In Malabo, we framed the Malabo strategy and we included in CAADP Results Framework that will allow us to track more effectively a certain number of indicators, and among these indicators will be the one regarding public resources. So, it will allow us to push the leaders to be much more accountable and much more in coherence with political speeches. As you know, every candidate to a presidential post in Africa, all of them, every candidate announces that agriculture and rural development is his priority. So, we need to take them at their word, and show to them, in terms of accountability, we are doing well or we are not doing well. But, I am optimist because agriculture has been at the centre of the public policy debate. And, I am optimistic also because with democratisation and intensification of democracy, civil society organisations grow. Farmers’ organisations are getting more and more present in the policy design processes, and they pressure the governments so that public allocation to the sector does increase.

Pascal Corbé (Secretariat): You mentioned CAADP already. Does Nepad have the authority to organise the different players around CAADP? I’m asking because there seems to be a lack of clarity on whose doing what in the Results Framework?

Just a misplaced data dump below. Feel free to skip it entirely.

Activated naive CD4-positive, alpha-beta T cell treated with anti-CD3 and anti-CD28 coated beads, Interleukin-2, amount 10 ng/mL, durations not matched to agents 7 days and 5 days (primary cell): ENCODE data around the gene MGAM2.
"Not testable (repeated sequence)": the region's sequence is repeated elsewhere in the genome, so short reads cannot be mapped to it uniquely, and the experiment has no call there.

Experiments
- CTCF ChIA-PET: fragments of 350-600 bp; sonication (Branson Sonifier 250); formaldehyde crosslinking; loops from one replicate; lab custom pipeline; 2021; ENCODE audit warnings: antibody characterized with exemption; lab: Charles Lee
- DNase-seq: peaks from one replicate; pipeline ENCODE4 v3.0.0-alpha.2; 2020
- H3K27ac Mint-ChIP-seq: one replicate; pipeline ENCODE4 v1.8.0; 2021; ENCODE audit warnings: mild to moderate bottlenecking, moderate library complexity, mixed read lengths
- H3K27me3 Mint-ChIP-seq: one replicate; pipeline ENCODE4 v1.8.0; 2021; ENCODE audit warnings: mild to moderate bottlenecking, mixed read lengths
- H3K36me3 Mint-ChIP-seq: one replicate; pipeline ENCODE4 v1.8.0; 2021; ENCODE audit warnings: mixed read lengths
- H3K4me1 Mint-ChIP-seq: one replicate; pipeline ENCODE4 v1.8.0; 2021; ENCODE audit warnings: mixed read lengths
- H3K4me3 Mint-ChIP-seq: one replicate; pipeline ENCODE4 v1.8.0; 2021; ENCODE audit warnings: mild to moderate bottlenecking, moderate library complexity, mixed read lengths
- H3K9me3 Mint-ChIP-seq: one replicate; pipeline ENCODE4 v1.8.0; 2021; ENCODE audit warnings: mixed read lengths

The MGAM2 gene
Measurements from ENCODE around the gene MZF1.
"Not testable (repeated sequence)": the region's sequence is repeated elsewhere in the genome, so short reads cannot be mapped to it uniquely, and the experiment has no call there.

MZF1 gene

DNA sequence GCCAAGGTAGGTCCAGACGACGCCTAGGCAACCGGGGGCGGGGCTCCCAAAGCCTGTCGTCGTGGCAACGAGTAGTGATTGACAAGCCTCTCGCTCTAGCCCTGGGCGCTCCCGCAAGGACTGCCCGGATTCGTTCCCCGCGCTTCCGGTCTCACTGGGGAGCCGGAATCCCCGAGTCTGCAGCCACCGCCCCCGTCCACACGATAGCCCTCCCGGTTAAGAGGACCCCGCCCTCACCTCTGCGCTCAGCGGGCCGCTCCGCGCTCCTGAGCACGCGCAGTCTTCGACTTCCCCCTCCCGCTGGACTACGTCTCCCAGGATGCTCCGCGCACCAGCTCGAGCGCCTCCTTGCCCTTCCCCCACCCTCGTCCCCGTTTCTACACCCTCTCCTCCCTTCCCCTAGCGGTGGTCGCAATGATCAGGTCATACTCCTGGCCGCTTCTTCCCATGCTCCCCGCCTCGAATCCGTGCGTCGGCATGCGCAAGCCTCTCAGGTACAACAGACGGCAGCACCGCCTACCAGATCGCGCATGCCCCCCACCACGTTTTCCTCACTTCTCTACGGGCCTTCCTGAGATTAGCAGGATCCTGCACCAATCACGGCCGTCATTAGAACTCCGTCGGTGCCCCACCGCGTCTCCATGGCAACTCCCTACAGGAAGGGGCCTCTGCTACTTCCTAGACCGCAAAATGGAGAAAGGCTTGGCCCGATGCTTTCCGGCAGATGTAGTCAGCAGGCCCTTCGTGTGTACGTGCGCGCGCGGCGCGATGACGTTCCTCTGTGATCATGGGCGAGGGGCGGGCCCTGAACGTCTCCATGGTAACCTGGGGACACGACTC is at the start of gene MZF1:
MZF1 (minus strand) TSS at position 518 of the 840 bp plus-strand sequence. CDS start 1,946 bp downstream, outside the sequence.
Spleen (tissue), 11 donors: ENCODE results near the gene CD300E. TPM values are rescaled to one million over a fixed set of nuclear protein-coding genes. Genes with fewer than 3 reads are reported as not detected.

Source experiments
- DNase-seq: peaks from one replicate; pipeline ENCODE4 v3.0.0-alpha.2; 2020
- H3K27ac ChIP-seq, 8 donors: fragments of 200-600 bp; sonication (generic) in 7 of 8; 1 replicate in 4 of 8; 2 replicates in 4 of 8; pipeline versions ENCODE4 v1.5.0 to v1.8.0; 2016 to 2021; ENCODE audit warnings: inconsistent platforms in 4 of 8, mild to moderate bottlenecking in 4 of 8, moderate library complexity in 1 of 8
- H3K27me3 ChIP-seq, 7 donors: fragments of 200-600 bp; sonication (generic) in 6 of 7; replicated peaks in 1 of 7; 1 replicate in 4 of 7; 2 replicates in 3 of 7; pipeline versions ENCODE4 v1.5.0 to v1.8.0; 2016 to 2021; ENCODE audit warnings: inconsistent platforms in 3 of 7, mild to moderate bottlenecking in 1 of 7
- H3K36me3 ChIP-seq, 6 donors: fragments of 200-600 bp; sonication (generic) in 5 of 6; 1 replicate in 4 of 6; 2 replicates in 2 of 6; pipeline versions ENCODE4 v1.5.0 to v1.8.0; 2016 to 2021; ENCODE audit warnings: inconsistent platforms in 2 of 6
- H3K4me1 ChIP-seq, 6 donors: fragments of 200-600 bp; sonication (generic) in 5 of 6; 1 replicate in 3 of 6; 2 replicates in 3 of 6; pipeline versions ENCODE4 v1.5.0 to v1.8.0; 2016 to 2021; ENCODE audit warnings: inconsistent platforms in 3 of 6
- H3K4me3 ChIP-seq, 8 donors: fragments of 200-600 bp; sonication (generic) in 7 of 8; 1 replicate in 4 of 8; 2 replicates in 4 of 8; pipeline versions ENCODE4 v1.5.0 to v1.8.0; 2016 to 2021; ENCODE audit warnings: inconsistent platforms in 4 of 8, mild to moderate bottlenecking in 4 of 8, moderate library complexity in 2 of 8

Ibrahim Mayaki: You are absolutely right. The landscape that has to be much more organised. Theoretically, if you look at Nepad’s role, it is a role of an implementing agency of the African Union. So, the African Union Commission has a role to play in terms of policy at policy level, and we have a role to play at the implementation level. Which means, it is our responsibility as an implementing agency, to work and support the regional economy communities -- and to work with the national governments. We have that vertical coherence from the continental level to the national level. Fundamentally, as an implementing agency, we need to provide technical support; we need to evaluate how the implementation is taking place. And then take the feedback - get the stats, the data - take the feedback to the regional and the continental level so the adjustments can be made. This is the theoretical model.

Now, we are facing evidential challenges: challenges in terms of increasing our internal capacity; challenges in coordinating several actors; challenges in terms of the capacities of regional economic communities themselves to act at the regional level; challenges of African Commission level because sometimes, some of them don’t really understand the differences between policy design and implementation – most of them do, some of them don’t. So, within these challenges, we have to be very firm, very adaptive, but to keep in mind that if there is no coherence, adaption will not take place.

Pascal Corbé (Secretariat): One message from your side to the donors that are active in agriculture and rural development?

Ibrahim Mayaki: From the donors, since Paris Declaration to Accra, to Busan, there are two main principles that are very important: alignment is very important - so now what we are requesting is alignment to Malabo, and two - frame the frameworks according to the needs within that context of alignment. So, if we have that sound communication, I think that things will go okay.

Pascal Corbé (Secretariat): Thank you very much!